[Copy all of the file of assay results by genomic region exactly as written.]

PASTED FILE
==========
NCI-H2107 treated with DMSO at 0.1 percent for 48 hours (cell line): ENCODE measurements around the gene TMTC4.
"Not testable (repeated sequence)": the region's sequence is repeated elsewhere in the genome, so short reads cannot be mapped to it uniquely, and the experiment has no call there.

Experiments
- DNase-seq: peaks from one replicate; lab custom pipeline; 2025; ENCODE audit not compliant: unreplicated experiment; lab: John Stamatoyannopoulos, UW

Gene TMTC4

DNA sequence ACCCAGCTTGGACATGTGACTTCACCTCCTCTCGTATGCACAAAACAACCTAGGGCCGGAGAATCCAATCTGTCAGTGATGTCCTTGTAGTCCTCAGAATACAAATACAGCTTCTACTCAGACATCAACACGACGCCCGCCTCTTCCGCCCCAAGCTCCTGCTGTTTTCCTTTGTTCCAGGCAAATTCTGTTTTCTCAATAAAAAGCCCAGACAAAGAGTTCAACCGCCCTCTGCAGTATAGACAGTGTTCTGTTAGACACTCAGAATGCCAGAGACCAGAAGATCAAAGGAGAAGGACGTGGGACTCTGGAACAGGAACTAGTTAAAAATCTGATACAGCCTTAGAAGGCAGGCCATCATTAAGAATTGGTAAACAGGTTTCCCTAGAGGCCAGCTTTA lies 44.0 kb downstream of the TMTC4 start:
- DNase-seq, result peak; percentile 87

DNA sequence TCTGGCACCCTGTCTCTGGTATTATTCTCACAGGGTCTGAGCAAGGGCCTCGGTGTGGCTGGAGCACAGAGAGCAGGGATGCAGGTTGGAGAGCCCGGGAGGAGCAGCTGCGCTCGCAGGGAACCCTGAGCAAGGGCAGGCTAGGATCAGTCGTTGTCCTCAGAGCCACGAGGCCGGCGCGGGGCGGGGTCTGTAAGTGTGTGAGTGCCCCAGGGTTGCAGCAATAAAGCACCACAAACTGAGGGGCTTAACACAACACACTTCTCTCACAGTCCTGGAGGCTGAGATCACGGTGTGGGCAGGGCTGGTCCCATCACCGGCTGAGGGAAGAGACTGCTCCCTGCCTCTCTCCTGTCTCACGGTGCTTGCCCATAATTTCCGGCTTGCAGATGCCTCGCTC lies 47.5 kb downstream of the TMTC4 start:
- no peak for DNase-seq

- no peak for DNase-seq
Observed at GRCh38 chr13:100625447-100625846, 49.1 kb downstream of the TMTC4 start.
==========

NCI-H2107 treated with DMSO at 0.1 percent for 48 hours (cell line): ENCODE measurements around the gene TMTC4.
"Not testable (repeated sequence)": the region's sequence is repeated elsewhere in the genome, so short reads cannot be mapped to it uniquely, and the experiment has no call there.

Experiments
- DNase-seq: peaks from one replicate; lab custom pipeline; 2025; ENCODE audit not compliant: unreplicated experiment; lab: John Stamatoyannopoulos, UW

Gene TMTC4

DNA sequence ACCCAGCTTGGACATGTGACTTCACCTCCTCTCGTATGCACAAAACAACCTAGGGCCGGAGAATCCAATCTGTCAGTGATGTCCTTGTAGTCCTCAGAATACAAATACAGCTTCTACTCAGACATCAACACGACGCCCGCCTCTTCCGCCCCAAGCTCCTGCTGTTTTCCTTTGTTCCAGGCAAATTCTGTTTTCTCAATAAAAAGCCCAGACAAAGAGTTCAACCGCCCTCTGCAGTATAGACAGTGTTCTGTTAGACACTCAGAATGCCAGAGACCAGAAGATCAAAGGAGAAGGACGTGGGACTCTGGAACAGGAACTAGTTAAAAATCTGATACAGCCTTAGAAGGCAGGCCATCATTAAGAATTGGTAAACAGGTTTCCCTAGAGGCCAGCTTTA lies 44.0 kb downstream of the TMTC4 start:
- DNase-seq, result peak; percentile 87

DNA sequence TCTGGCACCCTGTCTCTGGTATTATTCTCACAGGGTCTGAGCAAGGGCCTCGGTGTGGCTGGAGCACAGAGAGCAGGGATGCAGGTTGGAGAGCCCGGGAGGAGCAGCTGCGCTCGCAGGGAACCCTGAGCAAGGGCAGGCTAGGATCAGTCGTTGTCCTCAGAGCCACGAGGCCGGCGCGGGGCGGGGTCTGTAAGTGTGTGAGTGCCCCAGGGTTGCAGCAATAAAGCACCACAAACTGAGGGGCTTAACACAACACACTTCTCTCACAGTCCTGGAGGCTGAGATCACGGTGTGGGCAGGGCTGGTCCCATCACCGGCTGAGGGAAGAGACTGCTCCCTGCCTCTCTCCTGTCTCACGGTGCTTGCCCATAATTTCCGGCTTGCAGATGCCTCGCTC lies 47.5 kb downstream of the TMTC4 start:
- no peak for DNase-seq

- no peak for DNase-seq
Observed at GRCh38 chr13:100625447-100625846, 49.1 kb downstream of the TMTC4 start.